December 2015 All Cardiology REBELCast

10 Dec
December 10, 2015

REBELCastWelcome to the December 2015 REBELCast, where Swami, Matt, and I are going to tackle a couple of topics in the world of Cardiology and Critical Care. First of all, we all know that the optimal treatment for STEMI is getting the patient to the cardiac catheterization lab, and time is muscle, but does it help to get patients to the catheterization lab even faster than 90 minutes? Or does speeding up the time have bad outcomes? Secondly, it has been drilled into our heads that high-quality CPR with minimal to no interruptions is key in OHCA.  This gives our patients the best chance of neurologically intact survival.  But a new study just published might beg to differ. So with that introduction today we are going to specifically tackle:

Topic #1: Reducing Door to Balloon (D2B) Times to <90 Minutes in STEMI
Topic #2: Continuous vs Interrupted CPR in OHCA

December 2015 REBELCast: All Cardiology Podcast

Click here for Direct Download of Podcast

Topic #1: Reducing Door to Balloon (D2B) Times to <90 Minutes in STEMI

  • Question #1: Do aggressive interventions to reduce the door-to-balloon times result in improved patient outcomes?
  • Article #1: Fanari Z et al. Aggressive Measures to Decrease “Door to Balloon” Time and Incidence of Unnecessary Cardiac Catheterization: Potential Risks and Role of Quality Improvement. Mayo Clin Proc. 2015 [epub ahead of print] (26549506)
  • Background #1: We all know the old adage of “Time is Muscle,” when it comes to management of acute STEMI. Many hospitals have door to balloon (DTB) committees in place to help decrease the time from hospital arrival to onset of reperfusion therapy. A benchmark set by the American College of Cardiology/American Heart Association guidelines is a DTB time of less than 90 minutes for patients presenting with STEMI. There are pressures to decrease these times to even less than 90 minutes, but with less time come more rapid triage decisions with faster dispatches to the catheterization laboratory which may come at an expense of increased false positive STEMI diagnoses and ultimately worse patient outcomes.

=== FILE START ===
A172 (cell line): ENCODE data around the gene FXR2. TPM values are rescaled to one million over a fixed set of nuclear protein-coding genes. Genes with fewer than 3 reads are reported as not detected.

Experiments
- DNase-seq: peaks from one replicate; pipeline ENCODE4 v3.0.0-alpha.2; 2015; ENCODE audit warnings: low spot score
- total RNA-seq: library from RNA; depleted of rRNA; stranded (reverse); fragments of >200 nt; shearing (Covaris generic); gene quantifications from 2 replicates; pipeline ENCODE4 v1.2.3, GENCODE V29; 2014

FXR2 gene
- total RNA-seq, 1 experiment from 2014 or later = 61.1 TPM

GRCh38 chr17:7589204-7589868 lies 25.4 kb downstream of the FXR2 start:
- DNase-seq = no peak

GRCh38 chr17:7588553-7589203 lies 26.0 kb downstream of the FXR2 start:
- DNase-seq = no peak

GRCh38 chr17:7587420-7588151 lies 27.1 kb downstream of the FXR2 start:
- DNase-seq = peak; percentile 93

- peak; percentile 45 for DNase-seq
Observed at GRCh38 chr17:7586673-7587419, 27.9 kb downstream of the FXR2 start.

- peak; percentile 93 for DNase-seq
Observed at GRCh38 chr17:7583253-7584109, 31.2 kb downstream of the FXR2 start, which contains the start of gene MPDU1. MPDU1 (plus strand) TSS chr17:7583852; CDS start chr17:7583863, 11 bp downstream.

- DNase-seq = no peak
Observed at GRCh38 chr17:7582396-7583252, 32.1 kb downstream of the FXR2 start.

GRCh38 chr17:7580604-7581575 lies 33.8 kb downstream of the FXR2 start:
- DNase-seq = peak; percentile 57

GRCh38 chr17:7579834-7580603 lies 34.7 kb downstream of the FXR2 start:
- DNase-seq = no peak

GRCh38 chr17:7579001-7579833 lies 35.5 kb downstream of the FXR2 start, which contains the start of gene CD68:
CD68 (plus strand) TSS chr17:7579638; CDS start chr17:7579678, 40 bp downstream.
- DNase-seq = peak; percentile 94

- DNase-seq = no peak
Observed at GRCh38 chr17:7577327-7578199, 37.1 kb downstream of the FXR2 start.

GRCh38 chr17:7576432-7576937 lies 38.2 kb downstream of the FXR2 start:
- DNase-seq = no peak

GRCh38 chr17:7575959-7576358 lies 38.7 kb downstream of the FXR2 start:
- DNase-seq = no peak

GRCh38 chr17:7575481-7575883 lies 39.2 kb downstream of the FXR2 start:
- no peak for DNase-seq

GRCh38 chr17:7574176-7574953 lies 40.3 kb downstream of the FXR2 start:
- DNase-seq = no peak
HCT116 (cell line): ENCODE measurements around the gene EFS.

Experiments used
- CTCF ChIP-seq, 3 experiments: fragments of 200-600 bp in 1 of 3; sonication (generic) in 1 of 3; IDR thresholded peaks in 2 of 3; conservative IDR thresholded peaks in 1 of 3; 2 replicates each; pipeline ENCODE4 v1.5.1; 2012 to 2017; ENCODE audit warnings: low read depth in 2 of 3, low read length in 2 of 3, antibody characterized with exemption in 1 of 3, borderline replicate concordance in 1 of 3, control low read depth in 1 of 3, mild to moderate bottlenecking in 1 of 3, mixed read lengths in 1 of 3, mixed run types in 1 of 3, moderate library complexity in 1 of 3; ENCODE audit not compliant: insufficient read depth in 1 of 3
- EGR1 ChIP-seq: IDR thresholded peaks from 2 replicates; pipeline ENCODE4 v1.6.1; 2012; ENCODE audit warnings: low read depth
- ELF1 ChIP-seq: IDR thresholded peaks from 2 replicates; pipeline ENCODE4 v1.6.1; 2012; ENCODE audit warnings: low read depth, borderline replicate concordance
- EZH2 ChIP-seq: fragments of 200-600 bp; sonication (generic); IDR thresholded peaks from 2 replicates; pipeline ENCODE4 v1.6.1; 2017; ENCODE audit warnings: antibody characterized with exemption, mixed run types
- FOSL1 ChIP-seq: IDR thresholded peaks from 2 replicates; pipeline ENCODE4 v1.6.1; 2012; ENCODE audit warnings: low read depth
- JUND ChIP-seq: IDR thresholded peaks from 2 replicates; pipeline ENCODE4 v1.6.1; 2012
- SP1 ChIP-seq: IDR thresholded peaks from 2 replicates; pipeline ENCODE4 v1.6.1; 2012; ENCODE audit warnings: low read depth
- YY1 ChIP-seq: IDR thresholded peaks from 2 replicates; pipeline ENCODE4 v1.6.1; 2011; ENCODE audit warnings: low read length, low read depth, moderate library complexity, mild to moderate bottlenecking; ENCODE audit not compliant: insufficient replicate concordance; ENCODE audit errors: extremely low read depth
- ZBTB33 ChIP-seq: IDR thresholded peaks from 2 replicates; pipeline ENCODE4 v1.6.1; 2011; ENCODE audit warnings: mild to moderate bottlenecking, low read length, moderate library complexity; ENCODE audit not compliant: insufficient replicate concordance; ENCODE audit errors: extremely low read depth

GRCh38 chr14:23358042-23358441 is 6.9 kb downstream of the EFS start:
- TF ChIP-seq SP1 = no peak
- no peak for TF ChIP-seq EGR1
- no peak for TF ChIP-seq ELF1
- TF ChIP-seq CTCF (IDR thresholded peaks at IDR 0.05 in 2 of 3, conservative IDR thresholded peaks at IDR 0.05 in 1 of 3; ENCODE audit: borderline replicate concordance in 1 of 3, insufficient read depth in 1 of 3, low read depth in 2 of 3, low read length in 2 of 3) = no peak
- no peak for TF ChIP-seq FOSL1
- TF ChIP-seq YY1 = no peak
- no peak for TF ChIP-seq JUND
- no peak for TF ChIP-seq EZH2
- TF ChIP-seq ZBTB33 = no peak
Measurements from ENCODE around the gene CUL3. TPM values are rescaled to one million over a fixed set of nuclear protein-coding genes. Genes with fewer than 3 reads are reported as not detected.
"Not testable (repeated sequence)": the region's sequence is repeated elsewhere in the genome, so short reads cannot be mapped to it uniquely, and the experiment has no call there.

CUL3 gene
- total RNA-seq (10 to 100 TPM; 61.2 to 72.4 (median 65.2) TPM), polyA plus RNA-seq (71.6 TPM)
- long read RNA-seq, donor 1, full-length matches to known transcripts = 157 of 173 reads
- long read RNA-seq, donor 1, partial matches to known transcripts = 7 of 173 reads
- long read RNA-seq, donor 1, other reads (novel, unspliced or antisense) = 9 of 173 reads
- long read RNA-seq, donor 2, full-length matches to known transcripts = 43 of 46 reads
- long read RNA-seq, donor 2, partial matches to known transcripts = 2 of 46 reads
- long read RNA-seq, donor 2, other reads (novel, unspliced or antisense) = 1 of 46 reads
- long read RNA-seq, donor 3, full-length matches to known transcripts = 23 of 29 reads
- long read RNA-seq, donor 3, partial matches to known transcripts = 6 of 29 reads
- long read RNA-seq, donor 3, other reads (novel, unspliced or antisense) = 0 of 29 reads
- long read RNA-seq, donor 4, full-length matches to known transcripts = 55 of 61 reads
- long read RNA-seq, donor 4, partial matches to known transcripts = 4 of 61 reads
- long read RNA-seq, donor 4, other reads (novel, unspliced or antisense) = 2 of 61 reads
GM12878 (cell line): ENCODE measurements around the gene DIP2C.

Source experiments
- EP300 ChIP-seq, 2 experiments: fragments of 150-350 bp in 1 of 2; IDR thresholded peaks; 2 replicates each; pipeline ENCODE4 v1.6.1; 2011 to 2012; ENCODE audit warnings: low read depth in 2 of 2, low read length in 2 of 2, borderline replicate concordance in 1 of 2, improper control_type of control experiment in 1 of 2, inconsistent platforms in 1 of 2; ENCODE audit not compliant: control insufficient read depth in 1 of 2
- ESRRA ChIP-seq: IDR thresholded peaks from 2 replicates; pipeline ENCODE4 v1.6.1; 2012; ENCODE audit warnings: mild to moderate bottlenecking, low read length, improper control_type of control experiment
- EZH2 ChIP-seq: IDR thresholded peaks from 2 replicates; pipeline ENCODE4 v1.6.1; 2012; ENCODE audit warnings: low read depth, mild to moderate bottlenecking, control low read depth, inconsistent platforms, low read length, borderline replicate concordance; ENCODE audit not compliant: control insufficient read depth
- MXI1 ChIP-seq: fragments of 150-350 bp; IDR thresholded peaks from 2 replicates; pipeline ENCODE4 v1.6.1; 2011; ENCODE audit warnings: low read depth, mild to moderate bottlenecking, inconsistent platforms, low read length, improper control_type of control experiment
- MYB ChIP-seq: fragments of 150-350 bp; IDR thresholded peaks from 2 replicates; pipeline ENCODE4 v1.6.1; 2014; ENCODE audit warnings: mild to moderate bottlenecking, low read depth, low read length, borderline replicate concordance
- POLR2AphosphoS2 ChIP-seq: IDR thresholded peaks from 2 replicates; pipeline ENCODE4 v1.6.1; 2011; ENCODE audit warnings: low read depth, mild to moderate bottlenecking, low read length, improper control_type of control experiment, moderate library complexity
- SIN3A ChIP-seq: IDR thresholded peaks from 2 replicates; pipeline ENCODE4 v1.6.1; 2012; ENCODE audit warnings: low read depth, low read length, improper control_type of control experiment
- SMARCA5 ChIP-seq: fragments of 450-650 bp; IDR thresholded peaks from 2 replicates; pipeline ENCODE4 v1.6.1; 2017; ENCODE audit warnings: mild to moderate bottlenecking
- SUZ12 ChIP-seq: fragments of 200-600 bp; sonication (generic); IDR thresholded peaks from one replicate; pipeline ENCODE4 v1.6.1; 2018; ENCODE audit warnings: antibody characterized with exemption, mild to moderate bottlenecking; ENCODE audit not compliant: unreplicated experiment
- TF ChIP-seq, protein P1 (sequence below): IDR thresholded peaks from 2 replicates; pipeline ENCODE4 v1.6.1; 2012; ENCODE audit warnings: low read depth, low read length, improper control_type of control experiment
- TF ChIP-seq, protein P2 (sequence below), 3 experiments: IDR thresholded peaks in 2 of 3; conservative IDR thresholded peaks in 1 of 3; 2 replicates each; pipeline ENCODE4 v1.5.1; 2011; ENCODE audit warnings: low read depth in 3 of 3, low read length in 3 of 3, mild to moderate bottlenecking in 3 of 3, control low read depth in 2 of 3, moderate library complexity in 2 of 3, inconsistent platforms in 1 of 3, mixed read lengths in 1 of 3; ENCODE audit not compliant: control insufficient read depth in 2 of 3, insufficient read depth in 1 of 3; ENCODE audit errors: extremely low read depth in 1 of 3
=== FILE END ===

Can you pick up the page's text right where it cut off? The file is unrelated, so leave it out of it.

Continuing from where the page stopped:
• What They Did #1:
    • A Single Center trial of 1031 consecutive patients with presumed STEMI and confirmed ST-segment elevation who underwent emergent catheterization
    • Instituted an aggressive protocol to reduce door to balloon time
    • Outcomes were compared before and after initiation of quality improvement measures
    • Quality Improvement Initiatives Included:
      • Hospital arrival to electrocardiography (ECG) time of <5minute
      • Immediate contact with an interventionalist (<5minutes)
      • After-hours arrival of staff to catheterization laboratory within 30 minutes
      • An overall DTB time of <60 minutes
      • Real-time feedback and notes of appreciation given to all the staff involved in cases
  • Bottom Line #1: All patients, even those with STEMI in the prehospital setting or in triage can benefit from evaluation from an emergency provider. Even if that is a cursory history and physical to make sure that the patient doesn’t have another diagnosis.

Topic #2: Continuous vs Interrupted CPR in OHCA

  • Question #2: Do continuous chest compressions with asynchronous ventilations or chest compressions interrupted for ventilations during CPR performed by EMS providers affect the rate of survival, neurologic outcome, or the rate of adverse events?